Yayoi Kusama's interactive Obliteration Room begins as a white space which visitors are invited to cover with stickers. Over the course of a few weeks the room is transformed from a blank canvas into an explosion of colour, with thousands of spots stuck over every available surface.
TateShots produced this timelapse video of The Obliteration Room covering the first few weeks of its presentation at Tate Modern. It was conceived as a project for children, and was first staged at the Queensland Art Gallery in 2002.
At the start of the project, this room was completely white – white ceiling, white floor, white walls, white furniture. People come in, they are given a sheet of coloured stickers in different sizes, which have been produced specially for the project and in accordance with the artist’s specifications; her choice of colour, her choice of finish, and her choice of size. And then everybody is invited to place the stickers anywhere they like in the room, according to any pattern, any idea they have, anything they like they can do with the stickers.
Kusama is best known for her brilliantly coloured dotted surfaces, her installations with blow-ups and her walls covered in brilliant spots. And in her biography, she talks about experiences really of a very young child, almost sort of hallucinogenic experiences, where her vision of landscape and people was clouded by spots. And in her very, very first mature works of art, just after finishing art school in Kyoto, the spot emerges as a pattern in her work. And from that period of time, she comes back to the spot with great regularity, and by the end of the sixties, she is actually painting a landscape, she’s painting spots on people’s bodies, onto animals, and the spot becomes a very regular motif throughout her work.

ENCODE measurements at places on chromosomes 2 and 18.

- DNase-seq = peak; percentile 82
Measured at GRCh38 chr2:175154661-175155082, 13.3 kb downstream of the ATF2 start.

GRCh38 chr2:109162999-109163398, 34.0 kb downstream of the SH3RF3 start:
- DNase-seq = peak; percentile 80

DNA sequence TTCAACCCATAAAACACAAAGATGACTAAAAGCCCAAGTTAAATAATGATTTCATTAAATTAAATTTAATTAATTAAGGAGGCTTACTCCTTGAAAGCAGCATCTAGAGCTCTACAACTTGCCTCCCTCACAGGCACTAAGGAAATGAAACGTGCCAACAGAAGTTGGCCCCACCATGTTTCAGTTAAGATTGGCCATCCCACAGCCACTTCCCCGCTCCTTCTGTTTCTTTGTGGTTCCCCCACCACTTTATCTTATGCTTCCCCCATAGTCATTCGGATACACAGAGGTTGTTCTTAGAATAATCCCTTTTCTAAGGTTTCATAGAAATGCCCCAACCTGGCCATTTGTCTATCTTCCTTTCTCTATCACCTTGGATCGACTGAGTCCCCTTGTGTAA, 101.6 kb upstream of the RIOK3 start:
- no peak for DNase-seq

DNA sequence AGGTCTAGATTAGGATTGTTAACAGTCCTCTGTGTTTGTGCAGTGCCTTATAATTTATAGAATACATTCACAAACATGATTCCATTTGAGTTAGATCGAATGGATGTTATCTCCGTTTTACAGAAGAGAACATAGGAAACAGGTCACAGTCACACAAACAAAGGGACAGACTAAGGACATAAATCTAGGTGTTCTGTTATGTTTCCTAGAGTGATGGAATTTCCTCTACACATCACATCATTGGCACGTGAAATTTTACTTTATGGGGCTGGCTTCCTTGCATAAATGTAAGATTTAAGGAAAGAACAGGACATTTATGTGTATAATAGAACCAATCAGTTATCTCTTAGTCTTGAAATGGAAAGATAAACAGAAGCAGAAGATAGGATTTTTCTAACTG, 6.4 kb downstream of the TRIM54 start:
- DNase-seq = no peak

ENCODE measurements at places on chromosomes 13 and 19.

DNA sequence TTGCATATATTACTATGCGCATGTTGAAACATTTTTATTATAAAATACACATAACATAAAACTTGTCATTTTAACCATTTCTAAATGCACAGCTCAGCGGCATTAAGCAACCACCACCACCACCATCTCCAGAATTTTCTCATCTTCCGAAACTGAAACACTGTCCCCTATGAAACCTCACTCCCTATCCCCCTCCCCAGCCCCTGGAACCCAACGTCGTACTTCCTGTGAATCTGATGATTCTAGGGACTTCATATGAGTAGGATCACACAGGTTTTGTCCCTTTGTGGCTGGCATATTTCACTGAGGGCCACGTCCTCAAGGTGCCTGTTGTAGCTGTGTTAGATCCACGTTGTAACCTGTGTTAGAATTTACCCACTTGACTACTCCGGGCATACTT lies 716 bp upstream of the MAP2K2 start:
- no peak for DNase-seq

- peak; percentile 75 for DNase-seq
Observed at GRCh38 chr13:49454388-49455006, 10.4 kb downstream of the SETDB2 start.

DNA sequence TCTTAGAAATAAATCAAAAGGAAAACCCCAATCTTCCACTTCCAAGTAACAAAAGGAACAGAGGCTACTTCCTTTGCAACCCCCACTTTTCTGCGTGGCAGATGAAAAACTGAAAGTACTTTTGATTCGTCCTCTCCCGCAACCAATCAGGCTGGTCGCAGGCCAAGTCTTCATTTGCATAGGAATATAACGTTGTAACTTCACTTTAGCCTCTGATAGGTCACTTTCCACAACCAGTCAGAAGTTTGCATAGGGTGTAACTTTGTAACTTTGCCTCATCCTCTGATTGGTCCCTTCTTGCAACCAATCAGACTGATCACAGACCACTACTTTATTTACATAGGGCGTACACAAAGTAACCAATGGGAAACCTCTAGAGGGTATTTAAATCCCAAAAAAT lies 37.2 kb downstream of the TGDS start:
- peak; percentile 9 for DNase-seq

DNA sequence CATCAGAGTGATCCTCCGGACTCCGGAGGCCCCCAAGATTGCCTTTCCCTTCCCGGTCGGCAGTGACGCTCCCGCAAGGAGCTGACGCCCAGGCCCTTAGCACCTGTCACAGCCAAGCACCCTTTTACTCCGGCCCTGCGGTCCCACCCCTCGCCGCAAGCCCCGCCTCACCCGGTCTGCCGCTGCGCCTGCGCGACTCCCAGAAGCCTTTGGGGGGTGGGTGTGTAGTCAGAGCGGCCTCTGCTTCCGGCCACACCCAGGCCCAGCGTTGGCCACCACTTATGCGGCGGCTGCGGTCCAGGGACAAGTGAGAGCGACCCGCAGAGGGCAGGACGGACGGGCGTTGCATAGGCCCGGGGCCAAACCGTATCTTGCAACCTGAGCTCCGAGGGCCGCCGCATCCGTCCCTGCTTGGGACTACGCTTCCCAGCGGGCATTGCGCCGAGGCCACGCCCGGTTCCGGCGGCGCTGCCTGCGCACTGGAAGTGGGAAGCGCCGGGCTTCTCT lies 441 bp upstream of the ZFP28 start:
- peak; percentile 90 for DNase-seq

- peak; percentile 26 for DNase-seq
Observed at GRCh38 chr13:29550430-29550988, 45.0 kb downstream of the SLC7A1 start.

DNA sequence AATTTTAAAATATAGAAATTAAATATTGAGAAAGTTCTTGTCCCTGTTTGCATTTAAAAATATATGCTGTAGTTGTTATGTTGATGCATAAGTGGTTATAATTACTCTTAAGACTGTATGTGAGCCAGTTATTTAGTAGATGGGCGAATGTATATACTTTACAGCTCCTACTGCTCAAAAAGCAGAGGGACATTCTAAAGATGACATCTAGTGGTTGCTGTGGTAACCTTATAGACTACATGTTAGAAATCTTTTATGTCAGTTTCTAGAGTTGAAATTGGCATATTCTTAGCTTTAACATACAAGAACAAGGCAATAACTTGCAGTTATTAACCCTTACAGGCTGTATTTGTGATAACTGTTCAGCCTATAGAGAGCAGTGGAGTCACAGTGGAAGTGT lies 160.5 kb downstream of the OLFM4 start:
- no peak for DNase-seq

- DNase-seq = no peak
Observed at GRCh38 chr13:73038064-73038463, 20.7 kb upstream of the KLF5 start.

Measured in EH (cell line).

It’s her way of kind of covering the surface. It’s a reflection of her vision, but it’s also a way of embracing the whole world in a kind of overall pattern. And the interesting thing about this work in particular is that where she’s moved from creating an environment of spots that we passively appreciate or enjoy a walk through, she has now moved on to actually involving the audience in the creation of this dotted, spotted interior.
I think Kusama is now seen alongside people like Murakami or Damien Hirst, or Jeff Koons as a kind of globally branded artist. Her spots are ubiquitous, and they are instantly recognisable. They are on the face of the London tube map at the moment. Everywhere we go we see...to the biennials and triennials across the world, you see big Kusama installations. But what is also important to recognise is she really does fit into art history, and she was there in late Surrealism, she was there at the birth of Pop. She has a relationship to Minimalism, she’s a real key practitioner in the beginnings of performance and action art. So she’s very much somebody who is an insider, but she was never attached to any one movement for very long, so she’s always...also somebody who kind of is an outsider. She moves in and out of the kind of principal avant garde moments of the mid to late twentieth century.
And now she stands beside them, because she has got that status where she is a kind of unique, almost celebrity artist of our era.